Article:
Like many, Michael Attias cultivates multiple outlets for his vibrant alto saxophone. Having moved to NYC in 1994, Attias is now inescapably associated with that city's downtown scene. What unites his Quartet with his other outfits like Renku and Spun Tree is quality. In part that's down to the variety and imagination of the frameworks Attias provides, but also down to the rich pool of players he calls on for their realization. This time out pianist Aruán Ortiz, bassist John Hébert and drummer Nasheet Waits complete an all star foursome.
Attias offers a wellspring of invention as he avoids repetition and deploys his light airy lines with fierce precision, shaded by subtle dissonance and overtones. As on his own Cub(an)ism (Intakt, 2017), Ortiz brings whiff of abstraction to whatever he touches, his rhythmic figures alternately lurching and flowing. Hébert and Waits match the empathy of the frontline with a notable level of inspired interplay and timbral savvy which gives the session a satisfying depth. While the parts are great, it's what they do collectively that thrills.
Together they form a tight unit, adept at unexpected turns. Who would anticipate the single keystrokes set in silence and Ortiz' subsequent thoughtful introspection after the dashing ensemble of "Nerve & Limbo" with its waves of chunky piano and Attias' alto squealing around the angles? That approach reaches its apogee on Hébert's "Rodger Lodge" where Waits' conversational drum introduction leads straight to a section for the bassist's unaccompanied ringing phrases and voice-like inflections, before Ortiz lays down a glinting minor key dirge, topped by the leader's gradually roughening folk melody.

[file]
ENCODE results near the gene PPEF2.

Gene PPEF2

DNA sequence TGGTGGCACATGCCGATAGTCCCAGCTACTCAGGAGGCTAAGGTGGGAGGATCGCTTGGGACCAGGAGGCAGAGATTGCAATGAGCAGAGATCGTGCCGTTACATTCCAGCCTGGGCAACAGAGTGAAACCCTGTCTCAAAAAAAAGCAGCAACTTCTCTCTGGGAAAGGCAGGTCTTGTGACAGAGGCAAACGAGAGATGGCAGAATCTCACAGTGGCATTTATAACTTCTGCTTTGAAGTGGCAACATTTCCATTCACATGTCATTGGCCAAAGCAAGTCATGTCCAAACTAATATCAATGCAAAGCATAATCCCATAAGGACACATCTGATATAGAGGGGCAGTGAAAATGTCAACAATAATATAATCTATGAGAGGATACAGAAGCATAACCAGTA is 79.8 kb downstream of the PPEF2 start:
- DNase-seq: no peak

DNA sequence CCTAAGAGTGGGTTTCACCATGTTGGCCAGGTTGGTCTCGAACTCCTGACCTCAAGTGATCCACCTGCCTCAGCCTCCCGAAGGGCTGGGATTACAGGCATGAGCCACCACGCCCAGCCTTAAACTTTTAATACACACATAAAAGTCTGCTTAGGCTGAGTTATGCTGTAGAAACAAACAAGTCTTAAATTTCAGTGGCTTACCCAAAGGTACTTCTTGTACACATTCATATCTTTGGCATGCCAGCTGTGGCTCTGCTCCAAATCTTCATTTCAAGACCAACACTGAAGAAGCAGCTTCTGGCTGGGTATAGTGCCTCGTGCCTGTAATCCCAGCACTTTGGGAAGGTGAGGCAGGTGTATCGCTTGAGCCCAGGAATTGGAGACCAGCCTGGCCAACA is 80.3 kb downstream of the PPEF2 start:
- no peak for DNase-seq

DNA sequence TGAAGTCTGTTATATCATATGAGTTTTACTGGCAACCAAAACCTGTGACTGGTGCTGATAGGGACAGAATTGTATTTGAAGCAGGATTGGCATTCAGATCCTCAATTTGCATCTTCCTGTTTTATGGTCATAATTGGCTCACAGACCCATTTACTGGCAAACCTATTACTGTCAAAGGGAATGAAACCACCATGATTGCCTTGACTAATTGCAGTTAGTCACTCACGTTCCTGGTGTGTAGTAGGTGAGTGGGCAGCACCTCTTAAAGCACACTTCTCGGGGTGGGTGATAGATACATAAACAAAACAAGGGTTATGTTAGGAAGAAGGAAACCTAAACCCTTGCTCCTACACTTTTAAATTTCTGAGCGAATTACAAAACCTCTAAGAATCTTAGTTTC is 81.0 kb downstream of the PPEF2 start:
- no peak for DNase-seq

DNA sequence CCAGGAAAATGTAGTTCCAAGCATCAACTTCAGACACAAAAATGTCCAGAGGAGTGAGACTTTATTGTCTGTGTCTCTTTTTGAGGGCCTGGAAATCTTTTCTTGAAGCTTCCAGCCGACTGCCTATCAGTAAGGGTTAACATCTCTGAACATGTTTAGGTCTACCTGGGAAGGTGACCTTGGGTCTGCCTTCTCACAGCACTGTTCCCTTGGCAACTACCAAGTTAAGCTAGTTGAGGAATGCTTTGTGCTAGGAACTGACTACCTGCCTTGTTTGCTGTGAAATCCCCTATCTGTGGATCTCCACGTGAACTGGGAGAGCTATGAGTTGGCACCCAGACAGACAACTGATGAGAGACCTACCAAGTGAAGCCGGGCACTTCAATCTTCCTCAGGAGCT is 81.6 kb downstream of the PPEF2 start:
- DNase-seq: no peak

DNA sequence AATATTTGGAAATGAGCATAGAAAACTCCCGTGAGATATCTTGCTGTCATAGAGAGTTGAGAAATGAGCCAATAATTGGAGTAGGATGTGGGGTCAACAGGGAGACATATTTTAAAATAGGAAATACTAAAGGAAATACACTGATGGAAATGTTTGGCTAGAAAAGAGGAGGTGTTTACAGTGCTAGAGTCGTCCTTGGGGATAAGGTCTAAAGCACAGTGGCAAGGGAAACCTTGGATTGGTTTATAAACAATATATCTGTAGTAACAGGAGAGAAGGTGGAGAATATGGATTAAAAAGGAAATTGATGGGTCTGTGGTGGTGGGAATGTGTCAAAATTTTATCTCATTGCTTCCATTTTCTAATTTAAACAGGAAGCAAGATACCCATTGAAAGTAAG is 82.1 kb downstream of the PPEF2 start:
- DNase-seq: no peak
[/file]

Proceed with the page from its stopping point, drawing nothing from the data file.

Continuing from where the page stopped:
The intricate unison of "Dark Net" presages a splendid curtain raiser which underlines the merits of this set in an expert mash up of artful themes, top notch soloing and sprung rhythms. They pack a lot of music into the 11 cuts. Other highlights include the edgy "Le Pèse-Nerfs" which begins with Attias fluttering between motifs, answered by Waits' spare tattoo, sudden bass scrabble, and piano interjections, which mass into a swirling nebula, and Hébert's emphatic "Nasheet" in which his stealthy pizzicato and Ortiz' piano sidle towards steady propulsion and a telling exposition from the saxophonist to present a powerful portrait. But really every track constitutes a concise gem in which pleasures await discovery.
Dark Net; Nerve & Limbo; Scribble Job Yin Yang; Boca De Luna; Moonmouth; La Part Maudite; Le Pèse-Nerfs; Rodger Lodge; Dream In A Mirror; Ombilique; Nasheet.
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